Page updated 20 March 2021

Go to Top Spindrift - Not The Best Yacht

In 1967 I spent a week on Spindrift. It was the last holiday that I took with my parents. I am still to find any photographs that were taken on that holiday and the picture seen here was taken in 2002 and sent to me by Craig Slawson.

Spindrift - One of two craft built to this design

Spindrift - pictured in 2002

Spindift had been built by Eastwood Whelpton in 1965 and joined their hire fleet based at Upton Dyke. On the original version of this page, published in December 2008, I wrote:

They are still to be seen around the Broads today, awkward boats that were pigs to sail. Built of wood, they remind you of a 1950's motor cruiser with a full width cabin, no side decks and a small Bermudan sloop rig. With their huge freeboard they sailed sideways rather than forward most of the time. Best forgotten!

Of course that assessment was based entirely on sailing performance. I recall that my mother enjoyed the size of the cabin, which would have been more spacious than those on many a motor cruiser available at the time.

I am not sure how much longer they lasted after 2008. While preparing Just 17, my SeaHawk for her Repaint in 2011, one of the two craft built to the design was at the same yard in a very sorry state.

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Hamilton's Charts - 1967 Edition

Spindrift - On the cover of Hamilton's 1967 edition.

The one thing I do remember about that holiday was the discovery of "Hamilton's Charts". I strongly suspect I only bought the copy I acquired that year because it had a photograph of Spindrift on the cover but I would have glanced inside and I have no doubt that it was the budding sailor in me that attracted me to this guide. But more about that later!

In the previous two years I had become aware of Jarrold's annual publication "What To Do On The Norfolk Broads". There was a rival publication whose name I can't recall, but both of these were in landscape format, roughly A4 sized and printed on glossy paper. They concentrated on the things that would matter to those taking family holidays and those that Arthur Ransome would have described as Hullabaloos - pubs, restaurants, tourist attractions and places of entertainment.

In contrast Hamilton's was portrait orientation, closer to A5 in size and printed on paper the quality of newsprint with less than a handful of grainy photographs. Unlike the other guides, the maps were not spread across the pages of the book but found on two separate sheets contained in a pocket created by bending inwards and stapling an over-sized front cover.

The front cover claimed there were seven maps "approximately 3 inches to the miles in 4 colours". One of the two double sided sheets covers all the northern rivers and the other the Yare, Waveney and chet to the south. The count of seven maps, rather than four, is because more efficient use of the paper can be had by breaking up the meandering courses of the southern rivers into a number of separate strips. However, the count of seven doesn't include the various insets to cover the extremities of the navigable waters, such as the River Chet, the North Walsham and Dilham Canal and the New Cut, north of Horsey Mere, so you could argue there are ten maps.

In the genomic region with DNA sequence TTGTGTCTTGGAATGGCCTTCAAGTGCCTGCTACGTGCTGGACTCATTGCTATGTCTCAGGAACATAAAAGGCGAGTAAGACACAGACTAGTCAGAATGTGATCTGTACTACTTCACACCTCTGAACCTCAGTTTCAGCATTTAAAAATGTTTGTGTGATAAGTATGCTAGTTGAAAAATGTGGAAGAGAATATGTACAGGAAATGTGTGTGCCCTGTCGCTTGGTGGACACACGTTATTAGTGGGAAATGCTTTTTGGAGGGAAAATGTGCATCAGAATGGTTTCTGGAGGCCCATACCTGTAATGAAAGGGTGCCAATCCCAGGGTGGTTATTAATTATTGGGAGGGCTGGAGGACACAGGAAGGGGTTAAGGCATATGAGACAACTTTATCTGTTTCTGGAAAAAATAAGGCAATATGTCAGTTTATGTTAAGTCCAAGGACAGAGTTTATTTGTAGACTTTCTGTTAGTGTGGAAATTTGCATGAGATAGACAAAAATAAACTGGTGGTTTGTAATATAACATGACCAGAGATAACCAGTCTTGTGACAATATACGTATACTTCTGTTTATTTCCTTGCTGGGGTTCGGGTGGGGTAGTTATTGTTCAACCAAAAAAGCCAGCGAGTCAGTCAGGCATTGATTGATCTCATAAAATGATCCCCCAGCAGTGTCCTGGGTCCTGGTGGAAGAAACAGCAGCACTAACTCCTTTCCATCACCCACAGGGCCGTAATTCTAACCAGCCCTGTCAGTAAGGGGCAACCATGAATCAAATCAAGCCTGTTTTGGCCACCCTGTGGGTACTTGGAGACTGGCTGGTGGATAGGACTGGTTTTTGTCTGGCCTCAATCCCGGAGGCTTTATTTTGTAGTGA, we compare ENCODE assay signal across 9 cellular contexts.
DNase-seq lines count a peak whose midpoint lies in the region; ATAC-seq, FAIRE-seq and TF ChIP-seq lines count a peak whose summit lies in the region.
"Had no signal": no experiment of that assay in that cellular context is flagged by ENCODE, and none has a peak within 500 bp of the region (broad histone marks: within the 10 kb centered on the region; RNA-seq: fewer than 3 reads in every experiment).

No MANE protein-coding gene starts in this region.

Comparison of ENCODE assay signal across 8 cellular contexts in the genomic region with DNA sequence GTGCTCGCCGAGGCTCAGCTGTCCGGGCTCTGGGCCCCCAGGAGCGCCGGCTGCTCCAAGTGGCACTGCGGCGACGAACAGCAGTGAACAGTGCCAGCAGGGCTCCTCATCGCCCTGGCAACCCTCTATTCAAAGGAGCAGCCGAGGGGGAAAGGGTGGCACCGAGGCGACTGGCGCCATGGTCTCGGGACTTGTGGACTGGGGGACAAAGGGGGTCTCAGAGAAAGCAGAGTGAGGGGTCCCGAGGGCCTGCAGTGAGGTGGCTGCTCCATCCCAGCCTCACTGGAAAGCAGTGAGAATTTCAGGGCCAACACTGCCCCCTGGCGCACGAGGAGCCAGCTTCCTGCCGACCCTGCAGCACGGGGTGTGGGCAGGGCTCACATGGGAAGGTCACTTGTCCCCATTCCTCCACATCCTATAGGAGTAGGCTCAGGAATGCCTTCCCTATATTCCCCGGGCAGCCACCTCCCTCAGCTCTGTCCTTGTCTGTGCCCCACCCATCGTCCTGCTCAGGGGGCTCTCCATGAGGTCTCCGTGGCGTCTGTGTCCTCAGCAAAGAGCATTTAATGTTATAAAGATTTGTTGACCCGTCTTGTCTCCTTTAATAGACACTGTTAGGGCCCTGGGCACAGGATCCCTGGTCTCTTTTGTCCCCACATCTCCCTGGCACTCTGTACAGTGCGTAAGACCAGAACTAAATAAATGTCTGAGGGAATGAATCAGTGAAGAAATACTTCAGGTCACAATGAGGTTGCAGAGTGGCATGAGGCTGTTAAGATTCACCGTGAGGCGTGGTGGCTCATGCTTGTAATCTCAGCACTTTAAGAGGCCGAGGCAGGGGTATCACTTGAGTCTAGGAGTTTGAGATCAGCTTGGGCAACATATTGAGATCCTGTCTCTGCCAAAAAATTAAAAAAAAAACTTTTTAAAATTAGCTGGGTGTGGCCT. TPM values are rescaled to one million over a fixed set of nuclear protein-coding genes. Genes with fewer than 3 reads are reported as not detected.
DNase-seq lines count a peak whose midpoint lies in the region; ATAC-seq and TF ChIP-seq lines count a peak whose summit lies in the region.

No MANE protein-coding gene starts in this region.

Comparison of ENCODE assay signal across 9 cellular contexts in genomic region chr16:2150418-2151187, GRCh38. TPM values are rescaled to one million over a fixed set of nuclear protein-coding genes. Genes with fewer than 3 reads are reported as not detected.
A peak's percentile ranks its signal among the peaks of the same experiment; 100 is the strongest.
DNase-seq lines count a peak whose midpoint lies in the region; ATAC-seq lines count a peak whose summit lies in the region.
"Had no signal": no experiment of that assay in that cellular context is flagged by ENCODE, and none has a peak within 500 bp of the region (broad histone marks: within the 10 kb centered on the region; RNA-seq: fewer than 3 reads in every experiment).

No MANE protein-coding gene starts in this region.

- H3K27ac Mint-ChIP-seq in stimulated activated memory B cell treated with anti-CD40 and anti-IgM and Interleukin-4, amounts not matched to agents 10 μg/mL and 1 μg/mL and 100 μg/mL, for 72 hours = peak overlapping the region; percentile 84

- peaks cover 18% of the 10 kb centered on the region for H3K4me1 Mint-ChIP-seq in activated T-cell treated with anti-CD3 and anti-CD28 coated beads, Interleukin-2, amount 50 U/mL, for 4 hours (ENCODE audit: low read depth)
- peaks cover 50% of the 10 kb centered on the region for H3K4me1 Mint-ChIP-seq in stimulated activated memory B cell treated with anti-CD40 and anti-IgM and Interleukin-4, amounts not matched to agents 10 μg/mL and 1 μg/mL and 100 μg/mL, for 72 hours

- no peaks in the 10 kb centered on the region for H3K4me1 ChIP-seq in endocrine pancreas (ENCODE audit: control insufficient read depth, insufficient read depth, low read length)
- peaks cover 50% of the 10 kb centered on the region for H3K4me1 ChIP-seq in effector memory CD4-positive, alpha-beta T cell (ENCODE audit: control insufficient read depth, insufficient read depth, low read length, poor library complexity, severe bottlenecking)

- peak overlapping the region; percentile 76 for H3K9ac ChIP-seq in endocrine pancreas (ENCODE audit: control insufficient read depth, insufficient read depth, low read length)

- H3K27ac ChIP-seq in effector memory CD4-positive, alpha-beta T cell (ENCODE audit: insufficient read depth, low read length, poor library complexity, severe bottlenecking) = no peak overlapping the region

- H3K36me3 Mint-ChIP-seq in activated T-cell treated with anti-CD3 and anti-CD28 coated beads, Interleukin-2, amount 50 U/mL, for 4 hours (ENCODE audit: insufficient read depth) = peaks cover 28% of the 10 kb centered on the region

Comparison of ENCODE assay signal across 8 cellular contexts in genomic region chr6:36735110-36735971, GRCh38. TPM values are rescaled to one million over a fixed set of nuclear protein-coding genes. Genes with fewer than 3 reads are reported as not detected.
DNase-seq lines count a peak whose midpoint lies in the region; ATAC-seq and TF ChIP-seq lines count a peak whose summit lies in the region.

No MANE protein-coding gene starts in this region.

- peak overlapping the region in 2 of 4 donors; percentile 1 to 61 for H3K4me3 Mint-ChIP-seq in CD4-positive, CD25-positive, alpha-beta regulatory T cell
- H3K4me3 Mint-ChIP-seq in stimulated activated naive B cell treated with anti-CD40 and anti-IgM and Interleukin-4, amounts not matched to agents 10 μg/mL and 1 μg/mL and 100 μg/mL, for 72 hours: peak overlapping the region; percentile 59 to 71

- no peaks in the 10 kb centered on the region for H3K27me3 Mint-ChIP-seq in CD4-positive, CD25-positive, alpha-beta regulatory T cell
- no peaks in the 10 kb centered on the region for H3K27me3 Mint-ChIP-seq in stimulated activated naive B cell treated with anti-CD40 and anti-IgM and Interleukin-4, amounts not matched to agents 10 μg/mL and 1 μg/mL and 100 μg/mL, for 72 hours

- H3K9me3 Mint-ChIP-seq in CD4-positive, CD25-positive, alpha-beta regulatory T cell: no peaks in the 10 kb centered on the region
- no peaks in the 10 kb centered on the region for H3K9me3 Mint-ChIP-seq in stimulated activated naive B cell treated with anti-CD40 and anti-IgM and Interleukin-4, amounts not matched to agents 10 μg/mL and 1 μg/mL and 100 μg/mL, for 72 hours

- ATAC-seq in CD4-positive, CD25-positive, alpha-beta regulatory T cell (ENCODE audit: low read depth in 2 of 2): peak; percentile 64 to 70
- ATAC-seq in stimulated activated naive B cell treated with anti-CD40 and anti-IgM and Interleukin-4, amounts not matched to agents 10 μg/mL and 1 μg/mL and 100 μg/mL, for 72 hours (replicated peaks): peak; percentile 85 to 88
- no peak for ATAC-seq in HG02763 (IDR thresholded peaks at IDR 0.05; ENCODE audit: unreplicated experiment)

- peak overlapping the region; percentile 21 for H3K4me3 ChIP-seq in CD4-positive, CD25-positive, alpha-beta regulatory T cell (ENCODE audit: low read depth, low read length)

So what made Hamilton's so attractive to me as a budding sailor? It was the level of detail of every part of the waterway. While it did what every other guides did by providing tidal information, the height of bridges and tables of distances between points of interest, it paid no attention to the menu available at pubs and restaurants.

Hamilton's Charts Map - 1967 Edition

Thurne Mouth - according to Hamilton's 1967 Chart!

Instead it detailed the features of each half mile stretch of bank to both the left and right. Almost every reach, a length of river between two bends, was named, with that used by the old Wherrymen. Most importantly, I used to think, was how it showed the depth of water close to the banks or mid-river. More recently, I began to think this was probably more helpful to anglers as it provides information overload for a helmsman.

It had a clear definition of what it considered a "good mooring", which were shown as a green band along a bank. Shaded green along a bank indicated where "mooring was not necessarily allowed or recommended". Those that could be used in an emergency, were marked with "EM" in red text. These were defined as "not a good mooring or one to be used for choice for a night mooring – it is shown for use in case of breakdown or other emergency from which a telephone can be reached for assistance"). Dangerous moorings were shown in red.

In the map fragment seen on this page the red arrowheads in section B30L indicate a submerged or partly exposed pile of stump near the shore, while that in B29L is further into the stream. Numbers in red represent depth of water in feet. Sometimes these are prefixed with a "G" for a gravel bottom or "H" for a hard bottom.

There follows a sample of the text found in the book that describes a section of the River Bure by the Council houses found on the A47 a mile out of Great Yarmouth:

B7L Scare Gap
No moorings are recommended. Banks have shelved in.
B7R In this section there is a quay and emergency mooring with 4ft ALW. Above this there is another bath of piling 2ft to 3ft out into the river opposite to the County Council cottages and Scare Gap. Pilings and quays along here are studded with bolts, some of which protrude. Where the bank is not piled it is badly eroded and shallow shelves are frequent so that no mooring should be attempted.

This kind of stuff seemed so much more important to a young Gregory than knowing the kind of stuff you found in "What To Do On The Norfolk Broads", although I will confess copies of those were bought as well in at least one year, but they have long since been thrown away.

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